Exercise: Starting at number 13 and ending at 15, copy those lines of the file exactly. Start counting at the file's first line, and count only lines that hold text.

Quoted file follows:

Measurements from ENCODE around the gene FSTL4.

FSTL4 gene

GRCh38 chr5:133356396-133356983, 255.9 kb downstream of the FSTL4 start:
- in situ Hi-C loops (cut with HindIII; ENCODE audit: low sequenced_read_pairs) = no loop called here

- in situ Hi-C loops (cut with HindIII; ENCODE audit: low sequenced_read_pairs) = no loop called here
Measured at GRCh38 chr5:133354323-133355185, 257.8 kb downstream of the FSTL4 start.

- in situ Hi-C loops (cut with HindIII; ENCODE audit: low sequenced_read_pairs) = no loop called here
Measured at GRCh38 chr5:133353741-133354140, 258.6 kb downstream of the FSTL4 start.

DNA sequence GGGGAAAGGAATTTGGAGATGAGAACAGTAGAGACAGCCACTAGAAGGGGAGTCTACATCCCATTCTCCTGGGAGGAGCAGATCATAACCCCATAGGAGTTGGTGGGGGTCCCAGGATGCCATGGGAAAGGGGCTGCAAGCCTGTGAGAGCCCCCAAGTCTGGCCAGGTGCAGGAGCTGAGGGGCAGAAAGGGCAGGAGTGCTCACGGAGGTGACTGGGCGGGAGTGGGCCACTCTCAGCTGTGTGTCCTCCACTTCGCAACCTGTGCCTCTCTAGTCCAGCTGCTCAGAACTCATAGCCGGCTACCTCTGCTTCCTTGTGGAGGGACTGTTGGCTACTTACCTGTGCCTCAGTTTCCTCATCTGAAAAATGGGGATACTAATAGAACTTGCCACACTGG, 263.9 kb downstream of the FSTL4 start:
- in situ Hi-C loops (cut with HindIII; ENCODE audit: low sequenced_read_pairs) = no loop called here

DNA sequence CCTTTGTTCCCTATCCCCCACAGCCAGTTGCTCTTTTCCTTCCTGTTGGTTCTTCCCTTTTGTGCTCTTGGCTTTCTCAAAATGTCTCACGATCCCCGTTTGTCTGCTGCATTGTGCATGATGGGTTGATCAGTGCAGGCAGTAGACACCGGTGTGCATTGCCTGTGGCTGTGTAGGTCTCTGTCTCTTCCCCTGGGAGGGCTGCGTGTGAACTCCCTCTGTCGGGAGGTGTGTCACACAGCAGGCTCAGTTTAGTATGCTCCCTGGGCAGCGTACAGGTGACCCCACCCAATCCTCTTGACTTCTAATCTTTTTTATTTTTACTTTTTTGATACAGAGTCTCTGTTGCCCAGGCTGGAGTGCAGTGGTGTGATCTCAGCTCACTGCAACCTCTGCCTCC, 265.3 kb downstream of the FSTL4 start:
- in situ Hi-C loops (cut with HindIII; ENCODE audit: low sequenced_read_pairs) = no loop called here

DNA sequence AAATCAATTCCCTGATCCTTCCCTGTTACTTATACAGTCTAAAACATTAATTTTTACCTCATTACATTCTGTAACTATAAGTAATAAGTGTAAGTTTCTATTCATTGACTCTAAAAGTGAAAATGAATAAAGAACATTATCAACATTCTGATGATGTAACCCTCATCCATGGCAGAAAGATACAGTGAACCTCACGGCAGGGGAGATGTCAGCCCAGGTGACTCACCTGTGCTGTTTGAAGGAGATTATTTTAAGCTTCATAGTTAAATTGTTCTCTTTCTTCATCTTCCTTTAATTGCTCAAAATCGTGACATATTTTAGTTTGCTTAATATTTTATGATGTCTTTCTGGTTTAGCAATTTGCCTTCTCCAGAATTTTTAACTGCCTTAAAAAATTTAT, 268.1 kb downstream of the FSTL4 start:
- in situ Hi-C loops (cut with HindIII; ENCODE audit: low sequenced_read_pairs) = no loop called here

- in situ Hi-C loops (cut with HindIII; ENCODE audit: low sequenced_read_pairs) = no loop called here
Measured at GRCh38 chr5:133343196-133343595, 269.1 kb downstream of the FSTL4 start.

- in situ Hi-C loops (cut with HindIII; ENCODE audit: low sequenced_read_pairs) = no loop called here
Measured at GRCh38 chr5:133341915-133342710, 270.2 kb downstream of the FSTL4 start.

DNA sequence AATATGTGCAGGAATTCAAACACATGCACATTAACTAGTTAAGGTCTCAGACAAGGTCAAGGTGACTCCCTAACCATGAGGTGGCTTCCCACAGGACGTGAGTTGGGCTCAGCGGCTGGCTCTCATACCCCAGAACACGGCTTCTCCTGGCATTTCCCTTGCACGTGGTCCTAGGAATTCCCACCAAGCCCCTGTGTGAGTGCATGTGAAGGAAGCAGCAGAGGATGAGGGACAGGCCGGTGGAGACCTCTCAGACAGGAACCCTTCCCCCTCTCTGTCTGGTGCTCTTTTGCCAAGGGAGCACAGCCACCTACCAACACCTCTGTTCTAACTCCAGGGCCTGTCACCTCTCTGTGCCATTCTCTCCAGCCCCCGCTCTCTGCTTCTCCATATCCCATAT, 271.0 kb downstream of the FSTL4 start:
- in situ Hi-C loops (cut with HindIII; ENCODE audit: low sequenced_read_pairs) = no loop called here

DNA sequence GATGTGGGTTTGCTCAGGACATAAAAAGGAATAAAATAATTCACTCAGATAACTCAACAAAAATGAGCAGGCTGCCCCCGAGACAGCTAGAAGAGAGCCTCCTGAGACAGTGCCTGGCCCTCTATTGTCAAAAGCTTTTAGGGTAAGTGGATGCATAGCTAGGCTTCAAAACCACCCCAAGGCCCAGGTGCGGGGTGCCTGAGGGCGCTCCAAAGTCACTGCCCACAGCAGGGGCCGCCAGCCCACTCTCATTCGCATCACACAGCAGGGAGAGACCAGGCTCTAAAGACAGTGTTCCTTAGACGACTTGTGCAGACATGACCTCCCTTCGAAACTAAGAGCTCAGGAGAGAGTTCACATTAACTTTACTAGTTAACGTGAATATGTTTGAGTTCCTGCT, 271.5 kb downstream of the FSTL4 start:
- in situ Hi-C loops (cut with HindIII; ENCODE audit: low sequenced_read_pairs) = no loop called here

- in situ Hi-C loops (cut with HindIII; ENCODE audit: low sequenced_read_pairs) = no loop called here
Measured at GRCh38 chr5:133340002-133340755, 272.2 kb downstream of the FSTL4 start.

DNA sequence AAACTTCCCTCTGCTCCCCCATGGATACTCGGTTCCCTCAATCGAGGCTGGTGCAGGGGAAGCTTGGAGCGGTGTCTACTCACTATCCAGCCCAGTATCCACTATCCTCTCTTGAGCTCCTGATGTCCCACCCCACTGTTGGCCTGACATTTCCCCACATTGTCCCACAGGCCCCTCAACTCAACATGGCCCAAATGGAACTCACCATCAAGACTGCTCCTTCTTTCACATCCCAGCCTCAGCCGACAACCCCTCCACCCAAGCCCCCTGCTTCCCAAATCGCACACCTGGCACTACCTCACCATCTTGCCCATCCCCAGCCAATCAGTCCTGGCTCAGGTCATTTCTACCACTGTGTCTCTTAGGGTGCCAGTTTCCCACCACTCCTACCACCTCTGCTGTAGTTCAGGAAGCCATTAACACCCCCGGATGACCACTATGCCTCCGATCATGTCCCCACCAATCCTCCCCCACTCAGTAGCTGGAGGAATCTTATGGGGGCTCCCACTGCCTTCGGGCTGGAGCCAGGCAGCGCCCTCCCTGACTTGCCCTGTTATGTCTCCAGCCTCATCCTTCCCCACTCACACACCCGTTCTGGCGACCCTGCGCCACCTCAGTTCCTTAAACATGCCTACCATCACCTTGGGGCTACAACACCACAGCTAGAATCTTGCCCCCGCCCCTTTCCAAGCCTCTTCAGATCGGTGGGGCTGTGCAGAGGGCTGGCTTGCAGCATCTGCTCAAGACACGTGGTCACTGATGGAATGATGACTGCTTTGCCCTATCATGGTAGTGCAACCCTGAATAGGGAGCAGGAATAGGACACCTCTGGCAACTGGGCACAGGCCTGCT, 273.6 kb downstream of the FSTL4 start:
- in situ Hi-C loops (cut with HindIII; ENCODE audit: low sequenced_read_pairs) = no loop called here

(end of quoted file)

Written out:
DNA sequence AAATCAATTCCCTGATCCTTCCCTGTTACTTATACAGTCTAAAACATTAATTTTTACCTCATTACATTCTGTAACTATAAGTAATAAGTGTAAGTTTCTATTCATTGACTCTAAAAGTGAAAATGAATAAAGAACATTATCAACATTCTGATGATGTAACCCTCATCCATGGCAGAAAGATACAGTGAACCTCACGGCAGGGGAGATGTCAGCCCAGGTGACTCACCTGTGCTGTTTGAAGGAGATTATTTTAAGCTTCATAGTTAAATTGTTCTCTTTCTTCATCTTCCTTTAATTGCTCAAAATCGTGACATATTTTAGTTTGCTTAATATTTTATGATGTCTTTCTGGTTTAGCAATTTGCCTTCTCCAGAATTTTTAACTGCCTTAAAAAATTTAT, 268.1 kb downstream of the FSTL4 start:
- in situ Hi-C loops (cut with HindIII; ENCODE audit: low sequenced_read_pairs) = no loop called here

- in situ Hi-C loops (cut with HindIII; ENCODE audit: low sequenced_read_pairs) = no loop called here